Saturday, August 30, 2014

Writing with an iPod, Part II

Scott D. Parker

A few weeks ago, I wrote a post about my new iPod Touch and the new apps that I now could use to help me craft ideas for my stories. I focused on the Index Card app for brainstorming ideas and scenes for stories. It’s a great app and I still use it.

Then I figured out something even more fundamental for writing: actual composing on the iPod. Yes, really.

So, when I’m here at my Mac, I use Scrivener to write fiction. I love this program for its simplicity, ease of use, and its programmability. But there is no iOS version of it. Yes, I always moved a copy of the updated file to Dropbox every time I close a writing session, but there’s no good way to write on *that* file on the fly. It’s only a copy.

What to do?

Well, there is a program and is available on the fly: Google Docs. A little over two weeks ago, it finally dawned on me what I can do: use Google Docs to always have a working copy of the book with me. Scrivener is still the primary, but Google Docs is the wonderful on-the-go solution. Here’s my current, efficient writing schedule for my work week.

I use Scrivener for my 5am writing session. When I am done, I compile the file and copy it to Dropbox. I also copy the current scene/chapter into a Google Docs file. It has *all* the scenes up to that point. There’s a 10,000-word-count limit to Google Docs and my scenes average just under 1,000 words so I have a series of Google Docs files of my book out there. There are three parts now. I’m on Part III.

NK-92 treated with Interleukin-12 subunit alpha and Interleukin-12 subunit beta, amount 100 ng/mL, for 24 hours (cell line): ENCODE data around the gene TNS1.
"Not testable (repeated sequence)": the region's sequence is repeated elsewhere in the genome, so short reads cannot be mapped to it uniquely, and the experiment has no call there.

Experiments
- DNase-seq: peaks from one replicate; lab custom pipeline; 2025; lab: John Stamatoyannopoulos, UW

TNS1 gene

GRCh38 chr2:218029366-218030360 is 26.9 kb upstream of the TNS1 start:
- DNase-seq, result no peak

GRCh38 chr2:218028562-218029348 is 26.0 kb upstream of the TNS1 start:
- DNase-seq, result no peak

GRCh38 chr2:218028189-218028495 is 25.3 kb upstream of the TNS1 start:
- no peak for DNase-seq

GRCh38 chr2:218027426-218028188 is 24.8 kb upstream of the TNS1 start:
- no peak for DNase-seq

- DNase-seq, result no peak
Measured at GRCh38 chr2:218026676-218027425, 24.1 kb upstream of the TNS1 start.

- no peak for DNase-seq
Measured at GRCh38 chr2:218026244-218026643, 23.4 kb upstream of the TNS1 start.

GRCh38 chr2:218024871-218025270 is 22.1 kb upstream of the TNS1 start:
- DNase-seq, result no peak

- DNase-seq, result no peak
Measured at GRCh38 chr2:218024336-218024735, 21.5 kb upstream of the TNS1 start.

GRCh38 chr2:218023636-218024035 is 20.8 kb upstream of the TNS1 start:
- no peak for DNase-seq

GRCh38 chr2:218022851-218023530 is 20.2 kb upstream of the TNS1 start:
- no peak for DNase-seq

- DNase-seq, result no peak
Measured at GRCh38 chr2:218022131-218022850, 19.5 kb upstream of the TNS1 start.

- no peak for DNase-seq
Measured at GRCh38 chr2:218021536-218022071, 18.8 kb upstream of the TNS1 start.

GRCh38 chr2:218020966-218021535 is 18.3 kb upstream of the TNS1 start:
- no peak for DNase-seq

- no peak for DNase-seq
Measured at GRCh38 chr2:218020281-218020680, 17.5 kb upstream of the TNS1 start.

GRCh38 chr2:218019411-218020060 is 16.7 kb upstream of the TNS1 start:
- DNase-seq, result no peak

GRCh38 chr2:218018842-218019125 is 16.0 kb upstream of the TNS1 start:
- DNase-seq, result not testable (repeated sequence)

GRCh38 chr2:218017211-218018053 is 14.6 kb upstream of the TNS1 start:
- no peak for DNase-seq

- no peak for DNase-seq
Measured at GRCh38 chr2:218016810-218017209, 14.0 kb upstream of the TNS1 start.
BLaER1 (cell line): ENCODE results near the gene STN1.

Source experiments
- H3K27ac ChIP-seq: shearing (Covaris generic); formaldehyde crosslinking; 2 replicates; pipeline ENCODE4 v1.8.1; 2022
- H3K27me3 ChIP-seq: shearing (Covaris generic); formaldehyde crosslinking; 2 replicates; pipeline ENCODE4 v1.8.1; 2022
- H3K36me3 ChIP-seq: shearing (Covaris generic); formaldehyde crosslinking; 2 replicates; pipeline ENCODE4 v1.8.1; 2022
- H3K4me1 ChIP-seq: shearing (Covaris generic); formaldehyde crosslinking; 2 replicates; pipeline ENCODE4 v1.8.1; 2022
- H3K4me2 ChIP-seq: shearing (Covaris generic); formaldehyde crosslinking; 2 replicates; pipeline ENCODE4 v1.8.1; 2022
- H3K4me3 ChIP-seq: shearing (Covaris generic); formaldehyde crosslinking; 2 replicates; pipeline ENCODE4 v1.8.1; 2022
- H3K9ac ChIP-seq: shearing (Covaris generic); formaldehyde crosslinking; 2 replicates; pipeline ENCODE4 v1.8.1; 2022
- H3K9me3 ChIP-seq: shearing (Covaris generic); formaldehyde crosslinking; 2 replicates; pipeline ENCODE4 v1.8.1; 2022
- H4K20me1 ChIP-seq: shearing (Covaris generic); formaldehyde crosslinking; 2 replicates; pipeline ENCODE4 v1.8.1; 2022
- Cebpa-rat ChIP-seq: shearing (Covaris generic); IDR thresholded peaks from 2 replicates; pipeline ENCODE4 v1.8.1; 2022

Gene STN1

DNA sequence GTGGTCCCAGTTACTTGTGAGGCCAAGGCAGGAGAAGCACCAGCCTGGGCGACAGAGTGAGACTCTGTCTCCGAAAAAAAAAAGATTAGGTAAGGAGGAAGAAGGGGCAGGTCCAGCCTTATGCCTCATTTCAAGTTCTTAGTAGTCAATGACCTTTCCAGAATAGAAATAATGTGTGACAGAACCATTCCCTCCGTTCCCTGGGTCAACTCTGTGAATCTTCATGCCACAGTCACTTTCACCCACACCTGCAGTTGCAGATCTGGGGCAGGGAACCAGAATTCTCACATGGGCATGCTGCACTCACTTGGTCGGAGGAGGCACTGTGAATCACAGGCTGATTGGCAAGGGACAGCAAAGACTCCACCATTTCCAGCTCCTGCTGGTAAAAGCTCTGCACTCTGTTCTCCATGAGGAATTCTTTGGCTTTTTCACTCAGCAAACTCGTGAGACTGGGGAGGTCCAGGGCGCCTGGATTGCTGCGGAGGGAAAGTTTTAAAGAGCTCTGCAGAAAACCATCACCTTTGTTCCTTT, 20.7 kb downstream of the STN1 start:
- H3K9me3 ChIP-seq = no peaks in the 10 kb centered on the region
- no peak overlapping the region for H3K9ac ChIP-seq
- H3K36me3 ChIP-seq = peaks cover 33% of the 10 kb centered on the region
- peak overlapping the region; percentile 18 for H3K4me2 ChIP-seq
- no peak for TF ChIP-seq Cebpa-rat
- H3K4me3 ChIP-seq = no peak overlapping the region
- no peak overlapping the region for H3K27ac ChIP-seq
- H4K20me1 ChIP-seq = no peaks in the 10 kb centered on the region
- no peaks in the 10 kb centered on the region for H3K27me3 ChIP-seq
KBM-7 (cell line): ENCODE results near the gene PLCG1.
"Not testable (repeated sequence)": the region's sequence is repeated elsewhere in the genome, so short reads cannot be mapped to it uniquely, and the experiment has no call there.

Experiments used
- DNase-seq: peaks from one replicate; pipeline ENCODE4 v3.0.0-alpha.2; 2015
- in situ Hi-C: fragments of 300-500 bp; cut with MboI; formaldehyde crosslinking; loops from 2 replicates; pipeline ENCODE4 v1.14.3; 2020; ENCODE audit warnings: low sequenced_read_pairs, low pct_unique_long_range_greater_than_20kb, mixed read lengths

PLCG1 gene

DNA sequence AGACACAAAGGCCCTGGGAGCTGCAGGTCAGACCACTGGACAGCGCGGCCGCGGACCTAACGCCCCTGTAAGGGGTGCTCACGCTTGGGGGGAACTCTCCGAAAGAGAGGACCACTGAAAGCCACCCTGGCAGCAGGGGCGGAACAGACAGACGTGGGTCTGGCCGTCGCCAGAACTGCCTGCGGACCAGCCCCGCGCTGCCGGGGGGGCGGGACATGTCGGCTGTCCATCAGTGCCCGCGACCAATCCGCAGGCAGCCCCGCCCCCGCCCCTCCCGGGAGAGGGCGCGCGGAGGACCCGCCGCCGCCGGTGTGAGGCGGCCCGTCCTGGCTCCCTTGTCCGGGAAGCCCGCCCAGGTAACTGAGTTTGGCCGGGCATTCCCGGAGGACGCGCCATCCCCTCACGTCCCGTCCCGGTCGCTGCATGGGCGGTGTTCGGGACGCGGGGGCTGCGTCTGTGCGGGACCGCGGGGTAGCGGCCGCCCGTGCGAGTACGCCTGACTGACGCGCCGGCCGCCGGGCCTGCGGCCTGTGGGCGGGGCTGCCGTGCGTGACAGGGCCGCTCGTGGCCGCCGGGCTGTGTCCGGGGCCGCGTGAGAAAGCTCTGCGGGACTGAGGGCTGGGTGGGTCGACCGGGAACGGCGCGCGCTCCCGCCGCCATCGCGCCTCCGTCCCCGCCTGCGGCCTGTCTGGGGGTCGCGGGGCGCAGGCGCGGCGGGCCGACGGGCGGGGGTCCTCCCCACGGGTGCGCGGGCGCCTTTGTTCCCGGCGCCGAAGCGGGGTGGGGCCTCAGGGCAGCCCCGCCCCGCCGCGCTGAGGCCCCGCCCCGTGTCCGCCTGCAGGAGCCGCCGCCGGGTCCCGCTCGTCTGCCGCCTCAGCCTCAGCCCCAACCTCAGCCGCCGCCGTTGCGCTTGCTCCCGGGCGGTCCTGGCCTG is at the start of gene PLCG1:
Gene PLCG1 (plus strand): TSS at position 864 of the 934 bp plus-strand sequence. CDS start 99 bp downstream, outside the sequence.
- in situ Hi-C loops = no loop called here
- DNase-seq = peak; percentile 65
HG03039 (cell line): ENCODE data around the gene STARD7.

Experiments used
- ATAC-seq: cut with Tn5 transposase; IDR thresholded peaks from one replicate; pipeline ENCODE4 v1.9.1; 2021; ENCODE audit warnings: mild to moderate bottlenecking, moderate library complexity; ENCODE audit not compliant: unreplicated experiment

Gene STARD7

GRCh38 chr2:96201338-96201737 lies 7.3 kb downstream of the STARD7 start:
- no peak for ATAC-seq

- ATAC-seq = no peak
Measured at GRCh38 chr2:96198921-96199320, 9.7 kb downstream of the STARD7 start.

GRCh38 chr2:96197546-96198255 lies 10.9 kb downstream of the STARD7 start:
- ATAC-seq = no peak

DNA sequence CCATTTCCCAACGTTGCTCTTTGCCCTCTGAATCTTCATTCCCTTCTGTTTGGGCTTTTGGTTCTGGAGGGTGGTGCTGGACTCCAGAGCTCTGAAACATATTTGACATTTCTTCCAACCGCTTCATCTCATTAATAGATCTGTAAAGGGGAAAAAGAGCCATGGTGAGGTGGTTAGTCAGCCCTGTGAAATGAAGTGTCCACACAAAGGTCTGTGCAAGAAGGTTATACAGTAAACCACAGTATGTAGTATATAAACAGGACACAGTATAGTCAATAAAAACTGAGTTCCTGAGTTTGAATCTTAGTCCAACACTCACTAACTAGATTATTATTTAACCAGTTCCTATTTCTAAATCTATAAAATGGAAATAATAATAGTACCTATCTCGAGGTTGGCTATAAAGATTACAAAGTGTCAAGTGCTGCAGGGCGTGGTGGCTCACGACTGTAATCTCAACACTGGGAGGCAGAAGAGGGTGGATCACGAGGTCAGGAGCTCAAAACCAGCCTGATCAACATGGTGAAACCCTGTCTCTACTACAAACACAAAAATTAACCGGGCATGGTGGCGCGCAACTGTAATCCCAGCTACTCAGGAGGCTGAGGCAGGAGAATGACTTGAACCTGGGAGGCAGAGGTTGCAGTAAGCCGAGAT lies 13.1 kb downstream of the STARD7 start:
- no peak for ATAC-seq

Here’s where the magic happens. On my iPod Touch, I now carry a working copy of my book in Google Docs. I take a five-minute break every hour at the day job. In that break time, I walk the atrium, basically I do laps, usually around five or so. As soon as I start walking, I have the iPod in my hands, the current Google Docs file open to where I left off that morning. I walk and type *on the iPod* for five minutes. True, I can only get a hundred words or so in five minutes, but I take *seven* breaks per day. That’s about 600-700 new words in little five-minute snippets. The hardest part is when the five minutes are up and I have to return to work.

Let’s do the math. I can get around 600-800 words in the 5 o’clock hour. Then, in my breaks, I can get another 600-700 words written in the working file. That’s over a thousand words per day, which is a personal goal for me. But just under half of that count is written on a little bitty iPod screen with my thumbs.

To close out the day, I copy the material I wrote in Google Docs back into Scrivener and save that updated file. Boom. I’ve just moved the needle forward and moved that much closer to The End. As a bonus, I have my book saved in three places: the Mac (Scrivener), Dropbox (word file of Scrivener export), and Google Docs.

I get some funny looks from colleagues who can’t believe I’m writing on the iPod, but I am. I love this little thing. It’s making my writing days so much more productive.

Does anyone else do this kind of thing? What are the ways y’all write on the fly?


Rick Ollerman said...

I use a notebook and a pen and periodically type the words into a word processor. This gives me the opportunity to write anywhere and also to be able to do an edit when I do the transcription. I don't have to worry about battery life, just running out of ink.

Anonymous said...

I'm still in awe from your first post on writing on the ipod~
my way of writing on the fly is carrying around a stack of index cards held together with a rubber band. when I get a scene idea or any idea, really, I jot it down on a notecard. It's not actually "writing" but when I sit down to write, it's already all there in my head, jogged by the notes on the card ... kristi b.